As Julian Assange’s extradition appeal begins this week in London, the British government is considering a parliamentary review which recommended drastic changes to the European Arrest Warrant legislation. Widely regarded as a seriously flawed instrument, the extradition mechanism that will decide Assange’s immediate future was agreed to immediately after September 11, 2001. Its purpose was to enable speedy prosecution across Europe of suspects wanted for terrorism and serious crime under a warrant that could be honored with minimal scrutiny.
There are two serious problems with the way this law operates: the failure to protect the human rights of the accused, such as a guarantee of a fair trial; and its misuse. A vast number of warrants have been issued, predominantly to prosecute trivial offences or matters that would be regarded as civil matters in Britain.
Requesting states do not even need to provide any evidence. And for 32 listed crimes there is no requirement to prove double criminality. That is, the alleged conduct need not be regarded as a crime in the country from which an accused is extradited. If one European Union state provides a different definition of an offence but the same conduct would not meet the definition of the offence in the other country, the person will still be extradited.
Poland issued 5000 warrants in 2008. People have been trawled through the legal system for crimes such as stealing chickens – as in the case of a person extradited to the Czech Republic.
Clearly there has been no respect for the principle of proportionality in the application of the law. David Blunkett, the British home secretary who presided over the law’s introduction, says the system needs reform: ”When we agreed to the system we believed people would act rationally.”
A British resident, Jacek Jaskolski, successfully defended a warrant issued by Poland for exceeding his overdraft limit, but the warrant has not been withdrawn, limiting his ability to visit other European countries without fear of arrest.
Even if an individual can successfully defend a warrant, the country seeking his surrender is under no obligation to remove the outstanding warrant. Should Assange successfully resist the warrant issued by Sweden, there is no guarantee he would not face a similar fate.
The treaty needs to be amended to remove this adverse consequence.
The human rights group Fair Trials International says there are many cases in which serious injustices have resulted, such as people serving prison sentences after an unfair trial or being held in detention for years before they can appear before a court to establish their innocence.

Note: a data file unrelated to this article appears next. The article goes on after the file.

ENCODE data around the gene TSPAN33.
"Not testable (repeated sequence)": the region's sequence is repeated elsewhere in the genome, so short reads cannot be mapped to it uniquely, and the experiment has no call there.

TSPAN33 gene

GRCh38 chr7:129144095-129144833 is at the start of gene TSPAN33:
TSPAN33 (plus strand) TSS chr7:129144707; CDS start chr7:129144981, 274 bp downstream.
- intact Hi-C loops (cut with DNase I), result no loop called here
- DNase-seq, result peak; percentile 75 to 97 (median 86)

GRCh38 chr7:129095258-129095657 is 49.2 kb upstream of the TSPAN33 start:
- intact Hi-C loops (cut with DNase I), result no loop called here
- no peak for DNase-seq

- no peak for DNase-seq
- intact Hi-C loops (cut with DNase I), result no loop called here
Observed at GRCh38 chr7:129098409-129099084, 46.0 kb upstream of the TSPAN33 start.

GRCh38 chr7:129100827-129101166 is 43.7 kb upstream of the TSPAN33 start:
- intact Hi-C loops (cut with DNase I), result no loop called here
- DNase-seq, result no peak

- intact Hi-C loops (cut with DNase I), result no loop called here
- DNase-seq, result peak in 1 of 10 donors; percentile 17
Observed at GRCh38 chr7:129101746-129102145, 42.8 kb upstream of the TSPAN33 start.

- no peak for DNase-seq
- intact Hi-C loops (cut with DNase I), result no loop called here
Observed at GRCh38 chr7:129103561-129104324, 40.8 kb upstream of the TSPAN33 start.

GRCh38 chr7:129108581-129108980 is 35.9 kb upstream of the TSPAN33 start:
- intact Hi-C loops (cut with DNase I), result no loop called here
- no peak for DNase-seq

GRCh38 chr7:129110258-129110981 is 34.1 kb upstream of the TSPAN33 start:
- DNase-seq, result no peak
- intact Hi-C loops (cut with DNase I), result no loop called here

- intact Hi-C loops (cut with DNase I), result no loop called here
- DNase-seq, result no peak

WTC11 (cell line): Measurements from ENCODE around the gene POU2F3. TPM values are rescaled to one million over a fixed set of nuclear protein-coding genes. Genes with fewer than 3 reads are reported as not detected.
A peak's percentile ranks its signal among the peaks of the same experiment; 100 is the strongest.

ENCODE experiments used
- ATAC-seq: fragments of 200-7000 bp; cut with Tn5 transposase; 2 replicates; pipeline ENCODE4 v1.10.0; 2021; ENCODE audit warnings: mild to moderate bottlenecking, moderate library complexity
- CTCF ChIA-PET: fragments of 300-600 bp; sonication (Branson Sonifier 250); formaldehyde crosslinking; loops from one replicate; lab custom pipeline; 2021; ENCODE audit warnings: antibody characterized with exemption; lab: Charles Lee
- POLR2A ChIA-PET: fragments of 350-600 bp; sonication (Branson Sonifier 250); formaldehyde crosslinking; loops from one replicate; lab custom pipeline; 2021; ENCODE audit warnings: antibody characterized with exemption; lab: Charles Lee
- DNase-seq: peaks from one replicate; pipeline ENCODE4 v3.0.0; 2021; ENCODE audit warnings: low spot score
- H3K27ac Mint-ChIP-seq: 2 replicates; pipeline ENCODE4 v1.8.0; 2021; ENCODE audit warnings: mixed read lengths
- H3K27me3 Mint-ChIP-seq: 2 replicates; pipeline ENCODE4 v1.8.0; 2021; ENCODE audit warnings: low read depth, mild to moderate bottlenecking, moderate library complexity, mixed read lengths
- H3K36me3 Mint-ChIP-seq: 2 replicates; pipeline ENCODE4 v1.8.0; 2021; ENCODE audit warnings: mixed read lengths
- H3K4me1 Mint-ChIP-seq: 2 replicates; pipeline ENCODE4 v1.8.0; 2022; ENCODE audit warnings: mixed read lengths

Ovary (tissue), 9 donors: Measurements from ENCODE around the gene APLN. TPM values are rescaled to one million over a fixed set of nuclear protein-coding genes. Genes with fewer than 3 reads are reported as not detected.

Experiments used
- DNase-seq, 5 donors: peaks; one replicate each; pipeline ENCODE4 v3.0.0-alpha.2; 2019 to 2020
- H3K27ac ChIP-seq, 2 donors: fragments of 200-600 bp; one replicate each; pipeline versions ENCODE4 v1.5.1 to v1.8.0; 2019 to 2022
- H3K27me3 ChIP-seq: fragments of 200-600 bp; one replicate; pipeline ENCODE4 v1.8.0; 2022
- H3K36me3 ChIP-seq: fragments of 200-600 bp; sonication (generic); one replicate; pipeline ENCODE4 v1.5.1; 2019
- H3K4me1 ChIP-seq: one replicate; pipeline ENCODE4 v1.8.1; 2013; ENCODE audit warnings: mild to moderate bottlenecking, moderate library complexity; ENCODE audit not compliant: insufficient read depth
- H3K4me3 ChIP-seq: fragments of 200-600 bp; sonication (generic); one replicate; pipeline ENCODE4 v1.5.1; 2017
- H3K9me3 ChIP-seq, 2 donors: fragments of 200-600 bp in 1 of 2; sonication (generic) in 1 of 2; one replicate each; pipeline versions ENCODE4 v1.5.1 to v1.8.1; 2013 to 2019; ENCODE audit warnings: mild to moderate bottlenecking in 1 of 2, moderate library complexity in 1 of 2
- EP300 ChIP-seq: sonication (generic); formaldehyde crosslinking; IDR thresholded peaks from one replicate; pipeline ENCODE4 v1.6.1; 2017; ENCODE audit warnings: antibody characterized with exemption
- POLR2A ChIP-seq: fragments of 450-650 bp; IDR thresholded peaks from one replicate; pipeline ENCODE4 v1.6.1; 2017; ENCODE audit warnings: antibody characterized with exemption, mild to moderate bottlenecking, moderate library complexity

A British citizen, Andrew Symeou, was extradited to Greece in 2009 and charged with manslaughter over the death of a man two years earlier. Despite compelling evidence of mistaken identity and the retraction of statements by witnesses who alleged police intimidation, Symeou remained in jail for 11 months before he was released on bail and bound to remain in Greece awaiting his trial.
Two weeks ago, after a four-year ordeal, he was acquitted by a jury, his parents having spent their savings to support his case in the intervening years. The prosecutor himself recommended Symeou be acquitted.
In Assange’s case, the original prosecutor, Eva Finne, declared there was no rape case to answer, despite the far broader definition of rape in Swedish law than in Britain. There is no provision for bail under Swedish rape laws, so Assange would remain in jail until the Swedish prosecution case is heard, however long that takes. The miscarriage of justice in Symeou’s case would have been avoided if appropriate scrutiny of the evidence by a court in the country granting the extradition were a requirement.
Assange is fighting extradition for a crime that does not exist in Britain. Under Swedish law, rape is not about the withdrawal of consent but rather is defined by the use of physical force in acts of sex. Rape is a category one crime under the European Arrest Warrant regime, though Assange’s case involves the most minor version of this charge under Swedish law.
Assange’s lawyers say it is unlikely he could be prosecuted on the alleged facts under British law. The magistrate who heard the case said the behaviour would be an offence in Britain, but Britain’s leading criminal lawyer, Professor Andrew Ashworth, disagreed.
Only proper scrutiny of the evidence could determine who is right. But that would be immaterial in any case, as there is no double criminality requirement for rape. If a country ticks the ”rape” box, it doesn’t matter if ”minor rape” as defined by Sweden is not a crime in Britain. Moreover, Assange will be tried in a closed court in a case he believes is politically motivated. How will the world scrutinize proceedings under those circumstances?
Blunkett admits he was not sensitive enough to potential problems. Such oversights have taken a terrible toll on people caught in a system with no proper safeguards, including Assange, an Australian citizen.
The majority of this article was written by Mary Kostakidis and published by the Sydney Morning Herald on July 11, 2011.
Douglas McNabb and other members of the firm practice and write extensively on matters involving Federal Criminal Defense, INTERPOL Red Notice Removal, International Extradition and OFAC SDN List Removal.
The author of this blog is Douglas McNabb. Please feel free to contact him directly at firstname.lastname@example.org or at one of the offices listed above.